Correlation between a limited set of numeric x values and a continuous set of y values?

Hi all,

I'm working with a data set in which I have a limited number of "x" variables but a continuous set of "y" variables corresponding to each "x" value. i.e. I am working with a set of seven different field sites, each which have a different width. I sampled multiple plots at each site, giving me a list of 12 sample diversities taken from each plot. I'd like to see if there's a correlation between the diversity at each site and the width of the site.

I ran a Pearson's correlation test: cor.test(buf, rnat, method = "pearson", use="complete.obs") and got a significant result back, but then realized that the data describing my site widths (my "x" values) were not normally distributed, which is an assumption of the Pearson's test.

My question is: is there a way to figure out the correlation between my limited set of x data and my larger set of of y data while forgoing normal distribution? I know Spearman's rank correlation can be used with non-normal data, but it requires me to rank the data, which doesn't seem to be a viable method given there are so many more "y" values than "x".

Thank you

Pearson's r does not require that the variables are normally distributed. Rather, it assumes that the distances between the true values of y and the straight line relating x and y are distributed normally, with mean zero. A good idea is to plot your data. This will be a bit ugly given that you have only seven x values, and so the y values will gather in something resembling vertical lines perpendicular to the x axis. Still, you'll be able to tell if something is obviously wrong.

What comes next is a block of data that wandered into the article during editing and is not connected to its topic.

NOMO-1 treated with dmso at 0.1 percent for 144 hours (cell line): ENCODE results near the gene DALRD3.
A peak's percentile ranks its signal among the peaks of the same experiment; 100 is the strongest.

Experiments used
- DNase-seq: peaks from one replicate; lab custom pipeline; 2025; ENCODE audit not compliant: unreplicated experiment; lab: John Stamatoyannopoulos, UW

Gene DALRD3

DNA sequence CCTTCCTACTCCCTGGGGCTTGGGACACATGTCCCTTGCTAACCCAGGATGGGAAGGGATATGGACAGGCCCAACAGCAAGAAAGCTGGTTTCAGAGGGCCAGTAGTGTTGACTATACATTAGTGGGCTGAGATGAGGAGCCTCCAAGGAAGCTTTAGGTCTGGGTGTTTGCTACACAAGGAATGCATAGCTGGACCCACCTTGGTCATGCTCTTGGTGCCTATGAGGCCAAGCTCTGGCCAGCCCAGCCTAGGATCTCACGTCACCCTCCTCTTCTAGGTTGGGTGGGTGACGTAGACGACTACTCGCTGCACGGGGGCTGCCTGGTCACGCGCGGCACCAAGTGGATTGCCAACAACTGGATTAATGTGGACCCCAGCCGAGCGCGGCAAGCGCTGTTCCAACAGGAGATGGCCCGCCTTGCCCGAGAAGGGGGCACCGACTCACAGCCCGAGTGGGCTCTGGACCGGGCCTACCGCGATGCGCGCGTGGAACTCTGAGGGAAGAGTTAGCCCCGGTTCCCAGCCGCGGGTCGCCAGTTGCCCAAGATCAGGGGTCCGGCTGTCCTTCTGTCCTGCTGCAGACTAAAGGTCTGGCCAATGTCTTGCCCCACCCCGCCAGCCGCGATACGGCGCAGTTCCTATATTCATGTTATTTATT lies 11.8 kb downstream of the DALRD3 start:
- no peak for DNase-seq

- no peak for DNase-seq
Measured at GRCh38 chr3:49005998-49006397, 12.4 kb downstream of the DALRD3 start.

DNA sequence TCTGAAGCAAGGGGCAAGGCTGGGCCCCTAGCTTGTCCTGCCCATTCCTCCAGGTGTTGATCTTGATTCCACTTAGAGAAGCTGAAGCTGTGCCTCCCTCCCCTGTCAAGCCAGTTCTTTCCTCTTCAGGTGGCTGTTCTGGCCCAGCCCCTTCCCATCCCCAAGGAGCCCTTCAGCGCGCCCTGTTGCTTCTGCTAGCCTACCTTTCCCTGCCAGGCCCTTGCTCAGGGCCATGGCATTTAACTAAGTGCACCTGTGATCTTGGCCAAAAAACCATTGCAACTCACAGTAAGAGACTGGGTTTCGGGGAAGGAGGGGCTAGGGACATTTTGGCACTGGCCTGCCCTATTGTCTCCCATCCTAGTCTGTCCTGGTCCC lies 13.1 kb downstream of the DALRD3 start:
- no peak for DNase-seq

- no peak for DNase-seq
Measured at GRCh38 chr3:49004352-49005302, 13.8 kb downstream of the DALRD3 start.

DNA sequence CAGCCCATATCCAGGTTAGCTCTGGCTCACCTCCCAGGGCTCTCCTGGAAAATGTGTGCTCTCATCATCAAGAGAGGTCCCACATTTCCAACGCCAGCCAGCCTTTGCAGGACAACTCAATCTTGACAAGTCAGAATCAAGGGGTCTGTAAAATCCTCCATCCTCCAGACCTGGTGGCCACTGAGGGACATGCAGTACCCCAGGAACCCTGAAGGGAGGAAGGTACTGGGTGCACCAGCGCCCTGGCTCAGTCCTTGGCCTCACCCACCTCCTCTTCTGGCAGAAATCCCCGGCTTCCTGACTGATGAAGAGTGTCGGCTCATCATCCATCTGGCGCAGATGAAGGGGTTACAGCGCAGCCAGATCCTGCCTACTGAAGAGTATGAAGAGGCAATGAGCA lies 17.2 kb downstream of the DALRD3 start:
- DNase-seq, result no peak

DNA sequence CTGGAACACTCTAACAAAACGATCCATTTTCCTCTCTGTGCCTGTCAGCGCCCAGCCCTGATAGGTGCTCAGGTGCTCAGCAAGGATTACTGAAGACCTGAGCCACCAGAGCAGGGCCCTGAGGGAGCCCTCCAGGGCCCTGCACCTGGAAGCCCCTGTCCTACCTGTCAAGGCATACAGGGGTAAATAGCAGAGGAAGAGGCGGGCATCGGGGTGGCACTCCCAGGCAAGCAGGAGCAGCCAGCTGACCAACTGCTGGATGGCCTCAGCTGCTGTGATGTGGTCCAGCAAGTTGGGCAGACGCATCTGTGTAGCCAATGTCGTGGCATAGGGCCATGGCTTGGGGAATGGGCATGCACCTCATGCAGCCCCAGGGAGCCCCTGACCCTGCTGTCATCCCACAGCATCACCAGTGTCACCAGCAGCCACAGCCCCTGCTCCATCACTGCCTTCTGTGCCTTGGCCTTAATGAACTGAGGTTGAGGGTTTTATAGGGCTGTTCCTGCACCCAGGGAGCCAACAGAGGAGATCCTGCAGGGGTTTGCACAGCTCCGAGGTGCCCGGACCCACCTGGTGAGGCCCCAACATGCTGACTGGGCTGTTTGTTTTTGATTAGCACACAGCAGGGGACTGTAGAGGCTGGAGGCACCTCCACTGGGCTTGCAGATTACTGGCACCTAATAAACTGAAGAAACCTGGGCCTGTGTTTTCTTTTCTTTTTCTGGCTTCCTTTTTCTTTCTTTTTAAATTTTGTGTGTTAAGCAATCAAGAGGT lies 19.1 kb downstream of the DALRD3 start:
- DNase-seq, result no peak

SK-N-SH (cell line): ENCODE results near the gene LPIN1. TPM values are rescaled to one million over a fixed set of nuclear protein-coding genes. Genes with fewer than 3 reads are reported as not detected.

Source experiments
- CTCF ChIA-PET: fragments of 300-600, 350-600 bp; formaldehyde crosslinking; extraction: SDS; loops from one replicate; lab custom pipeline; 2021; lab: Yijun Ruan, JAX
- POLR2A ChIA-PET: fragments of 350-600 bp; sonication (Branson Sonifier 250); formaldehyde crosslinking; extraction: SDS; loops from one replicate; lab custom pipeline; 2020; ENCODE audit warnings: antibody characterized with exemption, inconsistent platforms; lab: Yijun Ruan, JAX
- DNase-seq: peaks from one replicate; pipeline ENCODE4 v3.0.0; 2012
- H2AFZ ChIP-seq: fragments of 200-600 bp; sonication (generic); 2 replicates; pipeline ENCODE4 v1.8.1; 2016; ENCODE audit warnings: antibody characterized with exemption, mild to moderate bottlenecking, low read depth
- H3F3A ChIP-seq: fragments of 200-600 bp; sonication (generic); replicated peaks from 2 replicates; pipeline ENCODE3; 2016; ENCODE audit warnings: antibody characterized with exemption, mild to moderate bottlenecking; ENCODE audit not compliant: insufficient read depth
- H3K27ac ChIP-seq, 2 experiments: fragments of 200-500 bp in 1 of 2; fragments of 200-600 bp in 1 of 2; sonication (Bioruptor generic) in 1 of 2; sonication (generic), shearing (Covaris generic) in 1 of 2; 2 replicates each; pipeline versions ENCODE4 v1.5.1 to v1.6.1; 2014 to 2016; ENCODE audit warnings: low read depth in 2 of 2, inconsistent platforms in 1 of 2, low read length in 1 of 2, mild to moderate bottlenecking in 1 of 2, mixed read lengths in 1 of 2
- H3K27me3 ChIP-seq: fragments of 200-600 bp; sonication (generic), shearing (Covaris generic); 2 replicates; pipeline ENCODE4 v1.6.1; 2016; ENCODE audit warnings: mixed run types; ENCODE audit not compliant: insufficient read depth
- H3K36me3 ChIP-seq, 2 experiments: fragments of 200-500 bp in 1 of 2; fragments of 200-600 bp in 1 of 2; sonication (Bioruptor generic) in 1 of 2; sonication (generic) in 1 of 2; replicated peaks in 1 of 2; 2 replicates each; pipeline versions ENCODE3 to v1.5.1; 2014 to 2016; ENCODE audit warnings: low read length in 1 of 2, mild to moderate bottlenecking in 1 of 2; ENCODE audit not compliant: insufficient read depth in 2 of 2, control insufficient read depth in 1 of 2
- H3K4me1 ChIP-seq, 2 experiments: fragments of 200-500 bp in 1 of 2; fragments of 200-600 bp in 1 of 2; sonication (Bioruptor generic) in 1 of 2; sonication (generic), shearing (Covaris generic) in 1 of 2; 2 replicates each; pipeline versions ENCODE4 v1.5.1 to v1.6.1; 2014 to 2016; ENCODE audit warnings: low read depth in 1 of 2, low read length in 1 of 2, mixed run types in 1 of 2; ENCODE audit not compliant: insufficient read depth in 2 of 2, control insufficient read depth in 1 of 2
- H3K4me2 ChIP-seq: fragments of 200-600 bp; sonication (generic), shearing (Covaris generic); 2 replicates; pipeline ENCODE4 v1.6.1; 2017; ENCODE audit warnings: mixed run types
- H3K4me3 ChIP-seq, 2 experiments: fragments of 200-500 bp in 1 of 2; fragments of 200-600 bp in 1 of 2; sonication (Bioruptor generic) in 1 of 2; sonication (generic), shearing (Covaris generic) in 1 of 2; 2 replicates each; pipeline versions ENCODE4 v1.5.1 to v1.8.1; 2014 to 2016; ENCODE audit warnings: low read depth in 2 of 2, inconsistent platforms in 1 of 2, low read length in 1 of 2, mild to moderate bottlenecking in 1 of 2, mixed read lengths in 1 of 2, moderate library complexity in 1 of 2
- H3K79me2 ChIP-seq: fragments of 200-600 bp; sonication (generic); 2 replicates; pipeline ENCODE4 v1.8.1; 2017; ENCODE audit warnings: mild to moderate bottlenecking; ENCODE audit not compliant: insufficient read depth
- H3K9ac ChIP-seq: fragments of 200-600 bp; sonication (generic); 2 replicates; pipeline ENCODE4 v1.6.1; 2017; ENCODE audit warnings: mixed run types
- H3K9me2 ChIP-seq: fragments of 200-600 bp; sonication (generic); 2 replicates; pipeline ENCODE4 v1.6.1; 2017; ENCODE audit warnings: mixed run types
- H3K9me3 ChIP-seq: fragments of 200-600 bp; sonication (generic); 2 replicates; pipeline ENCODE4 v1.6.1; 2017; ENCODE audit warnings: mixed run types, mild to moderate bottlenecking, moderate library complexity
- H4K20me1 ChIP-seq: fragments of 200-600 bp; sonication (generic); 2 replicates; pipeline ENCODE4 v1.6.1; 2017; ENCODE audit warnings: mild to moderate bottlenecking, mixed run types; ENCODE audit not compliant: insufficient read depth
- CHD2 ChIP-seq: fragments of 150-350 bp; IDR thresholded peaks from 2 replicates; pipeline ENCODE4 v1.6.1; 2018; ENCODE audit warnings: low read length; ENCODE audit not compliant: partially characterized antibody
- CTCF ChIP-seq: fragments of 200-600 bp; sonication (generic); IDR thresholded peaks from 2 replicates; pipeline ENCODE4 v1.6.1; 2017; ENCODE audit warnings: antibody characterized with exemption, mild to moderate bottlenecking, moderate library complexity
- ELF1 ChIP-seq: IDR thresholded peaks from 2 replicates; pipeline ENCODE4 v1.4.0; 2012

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I see. So, as long as they are generally symmetrical around the x/y line, they should be good enough to run a Pearson's?

Yeah. I don't think you have many options, and this one is probably fine.

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Thanks Chuck, I went ahead with the correlations and they are working out just fine.

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